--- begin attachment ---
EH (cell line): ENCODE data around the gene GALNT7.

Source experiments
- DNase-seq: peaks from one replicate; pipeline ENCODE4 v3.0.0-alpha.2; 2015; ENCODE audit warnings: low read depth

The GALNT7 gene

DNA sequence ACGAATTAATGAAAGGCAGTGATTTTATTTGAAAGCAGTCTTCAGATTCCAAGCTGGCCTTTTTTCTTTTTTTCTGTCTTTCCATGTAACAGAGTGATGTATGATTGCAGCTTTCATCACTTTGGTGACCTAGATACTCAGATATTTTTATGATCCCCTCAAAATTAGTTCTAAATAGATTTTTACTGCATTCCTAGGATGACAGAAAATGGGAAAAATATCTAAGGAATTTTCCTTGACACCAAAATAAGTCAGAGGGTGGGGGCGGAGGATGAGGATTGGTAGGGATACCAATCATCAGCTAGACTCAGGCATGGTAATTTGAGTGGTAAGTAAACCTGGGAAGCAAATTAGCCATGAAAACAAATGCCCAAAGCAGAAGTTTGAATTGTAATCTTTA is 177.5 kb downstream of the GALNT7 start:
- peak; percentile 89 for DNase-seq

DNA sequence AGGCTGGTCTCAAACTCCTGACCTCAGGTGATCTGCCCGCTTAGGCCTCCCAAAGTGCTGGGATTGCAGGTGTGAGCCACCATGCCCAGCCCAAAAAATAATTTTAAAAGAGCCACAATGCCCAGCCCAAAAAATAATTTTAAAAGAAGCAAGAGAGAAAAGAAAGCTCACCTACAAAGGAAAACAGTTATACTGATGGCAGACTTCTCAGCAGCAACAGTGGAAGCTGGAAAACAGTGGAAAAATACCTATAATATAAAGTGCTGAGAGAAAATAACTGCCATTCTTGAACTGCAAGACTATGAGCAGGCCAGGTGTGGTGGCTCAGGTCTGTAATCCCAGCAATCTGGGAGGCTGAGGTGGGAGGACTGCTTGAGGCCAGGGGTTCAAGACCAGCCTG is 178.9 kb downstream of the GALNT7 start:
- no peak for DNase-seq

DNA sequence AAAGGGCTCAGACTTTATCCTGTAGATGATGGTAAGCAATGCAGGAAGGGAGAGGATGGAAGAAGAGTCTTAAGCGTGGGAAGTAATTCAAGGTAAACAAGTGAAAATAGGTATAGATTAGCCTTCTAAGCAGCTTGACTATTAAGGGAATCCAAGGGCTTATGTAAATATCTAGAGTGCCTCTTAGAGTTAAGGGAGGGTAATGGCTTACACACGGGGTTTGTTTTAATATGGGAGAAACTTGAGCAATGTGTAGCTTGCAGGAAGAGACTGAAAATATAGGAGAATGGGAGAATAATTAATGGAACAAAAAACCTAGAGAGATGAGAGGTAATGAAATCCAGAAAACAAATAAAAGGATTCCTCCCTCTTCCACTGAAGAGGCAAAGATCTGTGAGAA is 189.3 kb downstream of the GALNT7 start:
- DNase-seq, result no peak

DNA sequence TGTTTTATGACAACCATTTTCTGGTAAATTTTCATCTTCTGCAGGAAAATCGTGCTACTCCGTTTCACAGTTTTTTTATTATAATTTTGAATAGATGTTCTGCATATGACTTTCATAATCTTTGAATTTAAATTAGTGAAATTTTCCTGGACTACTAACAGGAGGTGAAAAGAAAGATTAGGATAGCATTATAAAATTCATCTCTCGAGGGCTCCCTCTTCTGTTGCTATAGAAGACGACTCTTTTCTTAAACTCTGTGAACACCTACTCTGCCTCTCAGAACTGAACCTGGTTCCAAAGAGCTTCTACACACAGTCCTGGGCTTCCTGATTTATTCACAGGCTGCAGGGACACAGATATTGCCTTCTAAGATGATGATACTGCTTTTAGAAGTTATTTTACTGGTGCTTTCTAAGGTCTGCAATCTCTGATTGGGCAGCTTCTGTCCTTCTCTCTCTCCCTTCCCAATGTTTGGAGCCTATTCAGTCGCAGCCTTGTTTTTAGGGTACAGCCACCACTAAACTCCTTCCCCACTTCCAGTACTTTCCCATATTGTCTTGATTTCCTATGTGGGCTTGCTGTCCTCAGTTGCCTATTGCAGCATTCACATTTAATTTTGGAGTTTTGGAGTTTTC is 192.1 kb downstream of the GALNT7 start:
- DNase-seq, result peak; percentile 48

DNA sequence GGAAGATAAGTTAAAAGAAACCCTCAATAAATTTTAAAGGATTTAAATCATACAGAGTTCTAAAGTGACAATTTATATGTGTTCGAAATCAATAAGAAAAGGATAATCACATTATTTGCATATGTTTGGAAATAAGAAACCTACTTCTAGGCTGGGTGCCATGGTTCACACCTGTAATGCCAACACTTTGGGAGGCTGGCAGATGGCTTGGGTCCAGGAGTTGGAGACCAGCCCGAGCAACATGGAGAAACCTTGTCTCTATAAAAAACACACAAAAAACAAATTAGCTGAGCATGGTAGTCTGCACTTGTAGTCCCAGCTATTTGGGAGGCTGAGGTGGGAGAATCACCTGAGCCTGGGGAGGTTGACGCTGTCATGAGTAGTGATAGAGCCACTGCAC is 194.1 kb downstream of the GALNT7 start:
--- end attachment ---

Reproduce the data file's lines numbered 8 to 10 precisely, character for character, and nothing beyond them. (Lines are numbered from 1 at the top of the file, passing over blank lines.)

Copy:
- no peak for DNase-seq

DNA sequence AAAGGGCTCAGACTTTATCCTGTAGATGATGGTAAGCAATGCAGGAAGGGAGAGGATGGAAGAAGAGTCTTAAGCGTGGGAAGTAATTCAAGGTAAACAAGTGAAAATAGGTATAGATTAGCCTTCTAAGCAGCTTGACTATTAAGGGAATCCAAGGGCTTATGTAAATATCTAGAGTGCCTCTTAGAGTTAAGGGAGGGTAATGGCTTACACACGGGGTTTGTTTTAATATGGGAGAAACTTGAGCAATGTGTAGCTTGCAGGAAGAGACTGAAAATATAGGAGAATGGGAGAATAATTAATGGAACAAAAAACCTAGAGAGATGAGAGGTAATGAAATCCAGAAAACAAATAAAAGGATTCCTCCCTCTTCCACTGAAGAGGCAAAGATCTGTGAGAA is 189.3 kb downstream of the GALNT7 start:
- DNase-seq, result no peak